The 5 best things to do in Vanuatu

written by Kate Gazzard November 14, 2022
The imposing figure of Mount Yasur in the distance.

That’s not relaxing on the beach or swimming in turquoise waters because…duh

We don’t need to write thousands of words on how awesome Vanuatu is for you to want to travel there – one glance at the island country’s turquoise waters, friendly people, and lush tropical rainforests is enough to have you on a plane asap.

But what do you do when you actually arrive?

We’re so glad you asked that question because not only does Vanuatu have extraordinary landscapes for you to marvel at, but it also has plenty of fascinating things to do from learning about indigenous communities to exploring the islands’ natural scenery (anyone down for a kayak trip?)

To help you plan out your trip (and so you don’t have to spend time searching on Google), we’ve put together a shortlist of the best things to do in Vanuatu.

1.      Learn about the Indigenous communities of Tanna

A local woman stringing up frangipani flower necklaces.

Nestled in the jungle-clad hills on Tanna Island lies a ‘kastom’ village – a cargo cult indigenous community that’s rejected modern life in favour of a more traditional lifestyle. Join your village hosts for a feast of traditional foods made fresh from their gardens such as coconut fish curry and laplap (a baked pudding consisting of yam, taro, banana, and coconut milk) and settle in for an afternoon of storytelling.


2.      Hike to the rim of Mount Yasur

The imposing figure of Mount Yasur overlooking an area of wilderness.

It’s not every day that you get an opportunity to climb up the side of an active volcano but in Vanuatu, Mt Yasur has been providing the ultimate challenge for avid hikers for decades. Affectionately nicknamed the ‘Old Man’ due to its age (it’s been erupting since before early settlers discovered Vanuatu), this dominant feature on Tanna Island’s skyline is truly a sight to behold.

Lace up your boots and make your way along the rutted rim of this volcano, stopping to feel the shaking ground beneath your feet and listening out for the iconic rumble that signals the best fireworks show of your life is about to start. Arrive at the crater’s rim and watch as the volcano bubbles and smokes its way through an eruption you’re going to remember forever.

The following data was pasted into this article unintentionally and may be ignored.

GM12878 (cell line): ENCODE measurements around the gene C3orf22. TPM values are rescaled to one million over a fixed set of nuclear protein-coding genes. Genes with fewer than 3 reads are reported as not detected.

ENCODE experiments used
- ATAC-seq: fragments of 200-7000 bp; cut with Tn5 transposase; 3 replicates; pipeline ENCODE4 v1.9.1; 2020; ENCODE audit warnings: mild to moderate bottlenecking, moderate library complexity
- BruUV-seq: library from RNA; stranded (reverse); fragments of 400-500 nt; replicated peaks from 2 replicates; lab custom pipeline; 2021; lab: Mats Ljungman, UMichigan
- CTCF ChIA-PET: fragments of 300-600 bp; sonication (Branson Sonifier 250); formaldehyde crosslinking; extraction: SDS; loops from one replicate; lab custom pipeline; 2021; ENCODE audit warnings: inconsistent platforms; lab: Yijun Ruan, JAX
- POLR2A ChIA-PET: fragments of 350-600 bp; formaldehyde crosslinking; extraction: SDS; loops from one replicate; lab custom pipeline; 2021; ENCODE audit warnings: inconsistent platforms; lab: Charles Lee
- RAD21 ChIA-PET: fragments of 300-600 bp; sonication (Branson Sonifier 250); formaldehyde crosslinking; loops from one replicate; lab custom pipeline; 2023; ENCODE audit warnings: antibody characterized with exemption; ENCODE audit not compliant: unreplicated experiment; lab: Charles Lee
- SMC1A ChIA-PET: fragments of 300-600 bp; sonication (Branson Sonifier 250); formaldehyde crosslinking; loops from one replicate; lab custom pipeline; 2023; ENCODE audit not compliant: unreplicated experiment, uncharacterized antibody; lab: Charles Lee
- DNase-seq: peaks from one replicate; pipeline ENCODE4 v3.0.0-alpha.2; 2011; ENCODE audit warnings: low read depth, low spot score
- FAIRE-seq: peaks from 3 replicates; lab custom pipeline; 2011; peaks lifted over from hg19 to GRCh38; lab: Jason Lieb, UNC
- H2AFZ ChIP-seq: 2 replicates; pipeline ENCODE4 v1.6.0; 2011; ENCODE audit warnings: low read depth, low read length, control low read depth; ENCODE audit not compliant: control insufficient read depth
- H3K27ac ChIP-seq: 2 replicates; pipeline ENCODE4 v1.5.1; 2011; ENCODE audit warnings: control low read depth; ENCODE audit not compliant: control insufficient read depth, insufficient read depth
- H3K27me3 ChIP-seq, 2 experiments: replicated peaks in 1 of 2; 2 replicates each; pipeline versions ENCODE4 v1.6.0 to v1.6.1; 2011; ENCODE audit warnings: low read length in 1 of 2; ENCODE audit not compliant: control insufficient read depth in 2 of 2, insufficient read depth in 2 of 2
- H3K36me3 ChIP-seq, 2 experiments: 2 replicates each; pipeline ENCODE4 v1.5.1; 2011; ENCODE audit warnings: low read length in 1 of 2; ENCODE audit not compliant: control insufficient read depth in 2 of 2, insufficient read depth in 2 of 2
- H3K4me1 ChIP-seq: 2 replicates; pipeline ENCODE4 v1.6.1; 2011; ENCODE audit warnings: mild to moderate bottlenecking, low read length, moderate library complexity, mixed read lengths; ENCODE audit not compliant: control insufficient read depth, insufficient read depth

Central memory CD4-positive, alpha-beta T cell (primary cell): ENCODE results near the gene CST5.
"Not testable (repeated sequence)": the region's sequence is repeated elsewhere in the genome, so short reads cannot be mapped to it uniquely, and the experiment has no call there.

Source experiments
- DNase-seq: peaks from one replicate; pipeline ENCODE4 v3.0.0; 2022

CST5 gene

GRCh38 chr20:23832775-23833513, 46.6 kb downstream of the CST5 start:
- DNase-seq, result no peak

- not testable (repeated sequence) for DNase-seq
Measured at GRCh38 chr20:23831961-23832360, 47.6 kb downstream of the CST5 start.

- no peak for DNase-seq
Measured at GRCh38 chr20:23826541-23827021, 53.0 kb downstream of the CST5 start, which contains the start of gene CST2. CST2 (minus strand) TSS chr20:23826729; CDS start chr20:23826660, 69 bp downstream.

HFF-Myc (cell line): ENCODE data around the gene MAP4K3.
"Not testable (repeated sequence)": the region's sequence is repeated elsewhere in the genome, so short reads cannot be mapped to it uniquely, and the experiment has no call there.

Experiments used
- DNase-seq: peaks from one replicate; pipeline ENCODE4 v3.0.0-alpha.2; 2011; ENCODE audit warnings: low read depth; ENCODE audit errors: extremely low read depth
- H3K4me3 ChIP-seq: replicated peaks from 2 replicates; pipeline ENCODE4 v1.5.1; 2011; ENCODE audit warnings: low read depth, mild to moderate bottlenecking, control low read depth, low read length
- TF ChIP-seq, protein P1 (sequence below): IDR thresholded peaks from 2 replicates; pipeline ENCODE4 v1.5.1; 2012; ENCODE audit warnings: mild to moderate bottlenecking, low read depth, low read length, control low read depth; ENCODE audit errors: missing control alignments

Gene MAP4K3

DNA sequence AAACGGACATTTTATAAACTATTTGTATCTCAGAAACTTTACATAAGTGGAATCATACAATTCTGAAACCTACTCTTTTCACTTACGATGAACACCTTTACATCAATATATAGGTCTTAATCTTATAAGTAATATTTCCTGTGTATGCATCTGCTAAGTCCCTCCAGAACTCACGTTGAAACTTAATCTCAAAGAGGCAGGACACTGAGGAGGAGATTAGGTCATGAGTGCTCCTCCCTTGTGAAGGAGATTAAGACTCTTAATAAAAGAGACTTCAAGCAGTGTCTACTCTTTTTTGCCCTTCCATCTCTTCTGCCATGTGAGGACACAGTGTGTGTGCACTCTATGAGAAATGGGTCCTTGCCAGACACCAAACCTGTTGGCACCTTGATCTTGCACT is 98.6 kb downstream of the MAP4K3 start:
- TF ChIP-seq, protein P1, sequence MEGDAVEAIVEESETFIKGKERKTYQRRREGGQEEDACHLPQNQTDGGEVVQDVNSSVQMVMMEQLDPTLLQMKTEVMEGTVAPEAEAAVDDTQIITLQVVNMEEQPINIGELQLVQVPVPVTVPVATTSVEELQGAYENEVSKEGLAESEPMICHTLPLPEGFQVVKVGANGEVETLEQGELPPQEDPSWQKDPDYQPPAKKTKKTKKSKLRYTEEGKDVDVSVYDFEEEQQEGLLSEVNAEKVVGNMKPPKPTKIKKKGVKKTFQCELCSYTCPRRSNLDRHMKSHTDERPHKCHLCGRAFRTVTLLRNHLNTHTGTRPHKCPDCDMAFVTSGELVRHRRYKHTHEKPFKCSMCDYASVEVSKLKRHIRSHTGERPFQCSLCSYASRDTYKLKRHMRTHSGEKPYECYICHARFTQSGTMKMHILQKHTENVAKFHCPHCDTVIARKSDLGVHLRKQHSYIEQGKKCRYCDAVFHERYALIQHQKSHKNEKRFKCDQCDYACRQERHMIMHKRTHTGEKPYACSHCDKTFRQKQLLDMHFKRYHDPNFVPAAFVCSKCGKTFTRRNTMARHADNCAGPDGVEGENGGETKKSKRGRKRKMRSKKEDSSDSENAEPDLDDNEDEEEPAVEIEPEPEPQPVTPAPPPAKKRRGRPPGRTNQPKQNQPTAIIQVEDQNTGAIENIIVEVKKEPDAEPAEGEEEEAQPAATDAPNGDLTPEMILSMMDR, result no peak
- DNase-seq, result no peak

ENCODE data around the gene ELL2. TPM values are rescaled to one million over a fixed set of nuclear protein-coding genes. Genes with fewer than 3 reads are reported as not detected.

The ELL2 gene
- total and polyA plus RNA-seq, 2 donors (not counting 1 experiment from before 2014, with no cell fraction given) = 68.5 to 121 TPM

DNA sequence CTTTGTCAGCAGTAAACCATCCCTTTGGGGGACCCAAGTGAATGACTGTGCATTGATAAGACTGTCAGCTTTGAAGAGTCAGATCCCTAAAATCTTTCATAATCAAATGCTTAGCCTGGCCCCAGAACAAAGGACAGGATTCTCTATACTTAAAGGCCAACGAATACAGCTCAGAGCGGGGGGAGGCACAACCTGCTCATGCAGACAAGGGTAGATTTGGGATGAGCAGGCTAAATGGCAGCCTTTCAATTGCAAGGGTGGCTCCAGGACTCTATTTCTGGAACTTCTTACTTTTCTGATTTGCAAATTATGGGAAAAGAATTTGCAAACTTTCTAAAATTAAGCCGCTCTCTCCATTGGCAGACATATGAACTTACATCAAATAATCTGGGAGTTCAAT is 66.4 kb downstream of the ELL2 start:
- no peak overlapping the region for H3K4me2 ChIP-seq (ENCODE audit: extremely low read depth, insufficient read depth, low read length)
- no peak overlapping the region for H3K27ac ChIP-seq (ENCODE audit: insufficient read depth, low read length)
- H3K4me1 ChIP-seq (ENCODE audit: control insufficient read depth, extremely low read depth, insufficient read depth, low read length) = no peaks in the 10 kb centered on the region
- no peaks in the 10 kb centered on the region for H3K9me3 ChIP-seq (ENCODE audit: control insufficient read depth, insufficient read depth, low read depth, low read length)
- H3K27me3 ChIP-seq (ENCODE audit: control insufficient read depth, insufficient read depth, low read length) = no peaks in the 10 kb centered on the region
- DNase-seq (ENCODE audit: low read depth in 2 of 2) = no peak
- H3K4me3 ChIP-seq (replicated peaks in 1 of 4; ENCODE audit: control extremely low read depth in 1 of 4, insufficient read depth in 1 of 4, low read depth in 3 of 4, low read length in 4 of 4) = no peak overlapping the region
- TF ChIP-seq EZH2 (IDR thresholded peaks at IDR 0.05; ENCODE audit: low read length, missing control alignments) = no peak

3.      Kayak down the Rentapao River

The calm waters of Rentapao River.

If you thought swimming and snorkelling were the only ways you could experience Vanuatu’s marine landscapes, then let us introduce you to kayaking down the Rentapao River. Giving you an insight into this country’s diverse rainforest ecosystems, as well as a glimpse of village life, paddling down the Rentapao River in a kayak is one of the more peaceful yet exhilarating activities you can participate in.

Make your way past cascading waterfalls, navigate rock pools full of fascinating crustaceans, and ‘accidentally’ fall into the river to take a dip in the fresh, cool water. Try and find a better way to spend an afternoon. We’ll wait.

4.      Snorkel the waters around Nguna

Woman snorkelling in the turquoise waters around Vanuatu.

While there might be plenty to discover on land in Vanuatu, this country’s marine world is just as spectacular and just as easy to explore. Fasten your snorkel and slip into the water in the conservation area of the Nguna Islands and let your fascination grow as you encounter lots of brightly coloured tropical fish, the occasional turtle (if you’re lucky), and a whole reef system full of vibrant corals.

5.      Witness naghol, the land diving festival of Vanuatu

The wooden structure used for the land diving festival in Vanuatu.

Have you ticked off the world’s best bungee jumping spots but never stopped to consider where the adrenaline-pumping activity actually originated from? If the answer is yes, then your trip to Vanuatu during the country’s Naghol (land diving) Festival on Pentecost Island will undoubtedly open your eyes to the customs and story behind one of the world’s most exhilarating pastimes.

Practiced as part of a coming-of-age ritual for young men and as a blessing for upcoming harvests, this festival sees jumpers launch themselves off platforms 20-30 metres high. Occurring on Saturdays between April and June every year, witnessing this festival is an experience like no other – one that will surely stay with you long after the crowds have gone, and the last man has jumped. 


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